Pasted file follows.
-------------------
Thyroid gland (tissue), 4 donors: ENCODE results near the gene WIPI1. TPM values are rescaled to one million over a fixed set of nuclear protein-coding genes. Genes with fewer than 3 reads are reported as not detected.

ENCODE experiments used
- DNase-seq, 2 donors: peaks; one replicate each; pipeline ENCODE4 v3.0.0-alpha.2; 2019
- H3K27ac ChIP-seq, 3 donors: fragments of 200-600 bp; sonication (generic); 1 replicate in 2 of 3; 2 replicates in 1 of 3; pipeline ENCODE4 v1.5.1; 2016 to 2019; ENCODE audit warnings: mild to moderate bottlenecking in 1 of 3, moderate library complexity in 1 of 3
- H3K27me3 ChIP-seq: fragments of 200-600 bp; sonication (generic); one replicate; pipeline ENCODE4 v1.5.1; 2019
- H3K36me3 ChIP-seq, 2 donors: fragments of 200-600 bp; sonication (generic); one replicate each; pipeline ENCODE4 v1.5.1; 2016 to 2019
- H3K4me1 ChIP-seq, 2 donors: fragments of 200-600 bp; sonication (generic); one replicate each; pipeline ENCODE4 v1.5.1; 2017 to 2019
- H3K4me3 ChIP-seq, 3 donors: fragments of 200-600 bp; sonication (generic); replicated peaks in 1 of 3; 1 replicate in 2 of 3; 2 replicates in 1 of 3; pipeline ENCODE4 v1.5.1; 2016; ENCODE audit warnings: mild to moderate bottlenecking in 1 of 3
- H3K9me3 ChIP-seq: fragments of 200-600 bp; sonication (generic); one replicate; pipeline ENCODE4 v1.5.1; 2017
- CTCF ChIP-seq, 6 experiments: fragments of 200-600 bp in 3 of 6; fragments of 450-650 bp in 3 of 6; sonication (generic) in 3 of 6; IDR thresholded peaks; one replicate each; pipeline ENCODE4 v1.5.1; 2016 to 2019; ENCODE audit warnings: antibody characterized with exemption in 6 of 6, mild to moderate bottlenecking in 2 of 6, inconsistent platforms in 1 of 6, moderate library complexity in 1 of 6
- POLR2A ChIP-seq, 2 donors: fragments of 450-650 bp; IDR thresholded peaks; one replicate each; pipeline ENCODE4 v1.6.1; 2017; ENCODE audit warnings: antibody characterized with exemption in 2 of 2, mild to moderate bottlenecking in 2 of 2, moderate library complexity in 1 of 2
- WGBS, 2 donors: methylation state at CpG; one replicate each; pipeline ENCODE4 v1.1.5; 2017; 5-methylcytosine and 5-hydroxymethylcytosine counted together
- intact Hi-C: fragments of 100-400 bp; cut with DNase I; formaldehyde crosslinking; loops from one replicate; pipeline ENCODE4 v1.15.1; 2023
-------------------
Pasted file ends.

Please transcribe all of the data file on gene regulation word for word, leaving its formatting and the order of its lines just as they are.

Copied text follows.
Thyroid gland (tissue), 4 donors: ENCODE results near the gene WIPI1. TPM values are rescaled to one million over a fixed set of nuclear protein-coding genes. Genes with fewer than 3 reads are reported as not detected.

ENCODE experiments used
- DNase-seq, 2 donors: peaks; one replicate each; pipeline ENCODE4 v3.0.0-alpha.2; 2019
- H3K27ac ChIP-seq, 3 donors: fragments of 200-600 bp; sonication (generic); 1 replicate in 2 of 3; 2 replicates in 1 of 3; pipeline ENCODE4 v1.5.1; 2016 to 2019; ENCODE audit warnings: mild to moderate bottlenecking in 1 of 3, moderate library complexity in 1 of 3
- H3K27me3 ChIP-seq: fragments of 200-600 bp; sonication (generic); one replicate; pipeline ENCODE4 v1.5.1; 2019
- H3K36me3 ChIP-seq, 2 donors: fragments of 200-600 bp; sonication (generic); one replicate each; pipeline ENCODE4 v1.5.1; 2016 to 2019
- H3K4me1 ChIP-seq, 2 donors: fragments of 200-600 bp; sonication (generic); one replicate each; pipeline ENCODE4 v1.5.1; 2017 to 2019
- H3K4me3 ChIP-seq, 3 donors: fragments of 200-600 bp; sonication (generic); replicated peaks in 1 of 3; 1 replicate in 2 of 3; 2 replicates in 1 of 3; pipeline ENCODE4 v1.5.1; 2016; ENCODE audit warnings: mild to moderate bottlenecking in 1 of 3
- H3K9me3 ChIP-seq: fragments of 200-600 bp; sonication (generic); one replicate; pipeline ENCODE4 v1.5.1; 2017
- CTCF ChIP-seq, 6 experiments: fragments of 200-600 bp in 3 of 6; fragments of 450-650 bp in 3 of 6; sonication (generic) in 3 of 6; IDR thresholded peaks; one replicate each; pipeline ENCODE4 v1.5.1; 2016 to 2019; ENCODE audit warnings: antibody characterized with exemption in 6 of 6, mild to moderate bottlenecking in 2 of 6, inconsistent platforms in 1 of 6, moderate library complexity in 1 of 6
- POLR2A ChIP-seq, 2 donors: fragments of 450-650 bp; IDR thresholded peaks; one replicate each; pipeline ENCODE4 v1.6.1; 2017; ENCODE audit warnings: antibody characterized with exemption in 2 of 2, mild to moderate bottlenecking in 2 of 2, moderate library complexity in 1 of 2
- WGBS, 2 donors: methylation state at CpG; one replicate each; pipeline ENCODE4 v1.1.5; 2017; 5-methylcytosine and 5-hydroxymethylcytosine counted together
- intact Hi-C: fragments of 100-400 bp; cut with DNase I; formaldehyde crosslinking; loops from one replicate; pipeline ENCODE4 v1.15.1; 2023